I am sitting at my work desk. It’s the end of the week. A bizarre week, to say the least. Outside, traffic has ceased, almost completely. I see only one young lady crossing the street. And a car every once in a while. Otherwise an unusual silence, almost ominous. The society is in lockdown-mode. The buzzword is social distancing.
What maybe surprises me the most is the fact that I have been able to maintain almost full workload. I have produced stories for magazines and papers that still keep the press running – if not literally in these digital times.
However, I have hardly photographed people this week, and when it happens, it’s from a distance. I always preach to photographers; go close, but in the time of corona, it’s not feasible any more. Not surprisingly, I am photographing much less than I would usually do.
I certainly can’t do much street photography. Well, I can, but not with much activity or people close up. Maybe I will give myself an assignment to photograph emptiness and how the lockdown has so dramatically changed city life. Next week.
As much as I have been able to keep myself busy this week, it seems to change as of now. I haven’t gotten new assignments, so naturally as the projects I am presently working on get done, my workload will quickly diminish. I do not despair, though. I will survive. Instead I will start developing new personal projects that I have long wanted to do, but never found time to commence with.
Here in Norway we are in the second week of the lockdown with severe regulations imposed by the authorities. Most people are doing okay, but I feel a kind of despair emerging from the collective soul. We are all getting somewhat restless from all this isolation we are supposed to enforce. The despair gets more evident as people start to see that this is going to last for months, not just a couple of weeks.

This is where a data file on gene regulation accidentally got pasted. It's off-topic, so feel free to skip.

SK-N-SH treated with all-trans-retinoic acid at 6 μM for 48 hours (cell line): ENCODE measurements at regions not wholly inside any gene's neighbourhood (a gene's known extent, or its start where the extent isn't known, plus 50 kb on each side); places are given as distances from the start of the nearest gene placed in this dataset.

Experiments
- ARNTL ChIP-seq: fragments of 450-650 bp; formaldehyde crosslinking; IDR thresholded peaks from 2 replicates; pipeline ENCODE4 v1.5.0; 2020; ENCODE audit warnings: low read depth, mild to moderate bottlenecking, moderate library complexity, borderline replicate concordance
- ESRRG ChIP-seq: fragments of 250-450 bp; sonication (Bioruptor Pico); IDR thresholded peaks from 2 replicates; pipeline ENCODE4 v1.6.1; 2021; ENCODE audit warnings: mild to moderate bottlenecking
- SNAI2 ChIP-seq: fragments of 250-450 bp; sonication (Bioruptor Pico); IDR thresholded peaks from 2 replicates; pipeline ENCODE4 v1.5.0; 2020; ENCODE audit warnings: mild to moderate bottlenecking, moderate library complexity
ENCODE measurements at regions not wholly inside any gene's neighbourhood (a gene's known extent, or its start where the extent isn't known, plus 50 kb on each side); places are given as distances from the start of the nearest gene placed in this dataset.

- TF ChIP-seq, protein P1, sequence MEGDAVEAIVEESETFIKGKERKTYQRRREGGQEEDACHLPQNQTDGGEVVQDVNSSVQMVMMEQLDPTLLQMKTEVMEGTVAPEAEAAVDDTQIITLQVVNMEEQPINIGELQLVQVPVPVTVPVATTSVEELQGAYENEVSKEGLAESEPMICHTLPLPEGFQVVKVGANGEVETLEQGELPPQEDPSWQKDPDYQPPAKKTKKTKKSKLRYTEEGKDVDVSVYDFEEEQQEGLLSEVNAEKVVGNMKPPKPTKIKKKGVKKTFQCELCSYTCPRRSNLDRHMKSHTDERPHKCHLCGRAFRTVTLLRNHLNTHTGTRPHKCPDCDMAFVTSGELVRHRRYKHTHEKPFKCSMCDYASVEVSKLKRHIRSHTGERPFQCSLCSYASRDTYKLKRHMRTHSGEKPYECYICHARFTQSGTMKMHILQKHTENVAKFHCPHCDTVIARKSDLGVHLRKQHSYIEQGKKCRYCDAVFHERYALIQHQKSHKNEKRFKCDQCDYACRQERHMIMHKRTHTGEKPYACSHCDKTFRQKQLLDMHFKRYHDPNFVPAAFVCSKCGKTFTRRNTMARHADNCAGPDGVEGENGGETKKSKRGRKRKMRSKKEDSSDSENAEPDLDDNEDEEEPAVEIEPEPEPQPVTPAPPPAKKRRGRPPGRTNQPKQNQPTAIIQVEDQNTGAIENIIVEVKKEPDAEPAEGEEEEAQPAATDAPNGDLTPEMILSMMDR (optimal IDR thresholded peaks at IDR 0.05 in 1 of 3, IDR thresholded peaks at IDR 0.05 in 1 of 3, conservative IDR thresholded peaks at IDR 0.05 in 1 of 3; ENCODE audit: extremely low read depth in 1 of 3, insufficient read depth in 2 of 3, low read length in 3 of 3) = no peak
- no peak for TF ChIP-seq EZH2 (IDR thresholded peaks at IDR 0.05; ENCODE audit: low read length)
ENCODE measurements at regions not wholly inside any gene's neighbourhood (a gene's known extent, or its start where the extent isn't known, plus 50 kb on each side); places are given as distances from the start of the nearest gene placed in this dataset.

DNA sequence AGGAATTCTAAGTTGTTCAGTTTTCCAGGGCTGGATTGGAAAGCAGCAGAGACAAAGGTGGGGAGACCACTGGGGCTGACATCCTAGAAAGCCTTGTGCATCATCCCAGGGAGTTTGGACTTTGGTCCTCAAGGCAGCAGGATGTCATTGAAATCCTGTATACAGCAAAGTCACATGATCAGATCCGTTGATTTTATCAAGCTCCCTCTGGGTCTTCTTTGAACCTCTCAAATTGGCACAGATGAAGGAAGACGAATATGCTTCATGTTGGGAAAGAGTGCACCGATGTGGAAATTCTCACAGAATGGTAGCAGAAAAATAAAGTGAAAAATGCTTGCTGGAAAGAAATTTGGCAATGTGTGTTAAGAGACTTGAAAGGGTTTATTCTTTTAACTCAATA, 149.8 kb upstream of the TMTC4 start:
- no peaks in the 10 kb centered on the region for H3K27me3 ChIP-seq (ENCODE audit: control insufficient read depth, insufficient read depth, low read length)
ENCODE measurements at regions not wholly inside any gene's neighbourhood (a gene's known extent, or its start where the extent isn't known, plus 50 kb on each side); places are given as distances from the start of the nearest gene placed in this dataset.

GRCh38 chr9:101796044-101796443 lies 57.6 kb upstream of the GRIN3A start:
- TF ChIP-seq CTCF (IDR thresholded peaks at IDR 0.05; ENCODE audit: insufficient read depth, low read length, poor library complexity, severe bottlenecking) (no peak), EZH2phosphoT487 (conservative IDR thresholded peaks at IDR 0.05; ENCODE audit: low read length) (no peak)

Last weekend it was as if the safety valve blew. After a more than usual rainy winter, the sun finally showed some grace here in my hometown. Suddenly every single one who has been practising social distancing needed to get outside and enjoy the sun. On the mountains surround the city, there was almost a line of people hiking up and down. So much now that the health authorities found it necessary to impose new regulations for the use of the outdoor vicinities.
I unconditionally confess, I was among the culprits. And how good wasn’t it for soul and spirit! I could lift my eyes, see and accept what is to come. I am ready, now after getting in touch with mother nature and seeing her beauty is still untouched by the plague. In fact she is doing better than in a long time, with diminished pollution, diminished pressure by modern society and diminished exploitation.